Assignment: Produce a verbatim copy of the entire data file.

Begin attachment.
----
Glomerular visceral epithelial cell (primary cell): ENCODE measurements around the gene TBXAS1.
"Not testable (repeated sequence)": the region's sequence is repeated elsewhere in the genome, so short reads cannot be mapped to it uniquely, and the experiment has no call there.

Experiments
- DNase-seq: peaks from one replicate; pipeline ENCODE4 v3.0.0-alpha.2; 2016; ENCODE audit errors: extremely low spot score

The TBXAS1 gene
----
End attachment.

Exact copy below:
Glomerular visceral epithelial cell (primary cell): ENCODE measurements around the gene TBXAS1.
"Not testable (repeated sequence)": the region's sequence is repeated elsewhere in the genome, so short reads cannot be mapped to it uniquely, and the experiment has no call there.

Experiments
- DNase-seq: peaks from one replicate; pipeline ENCODE4 v3.0.0-alpha.2; 2016; ENCODE audit errors: extremely low spot score

The TBXAS1 gene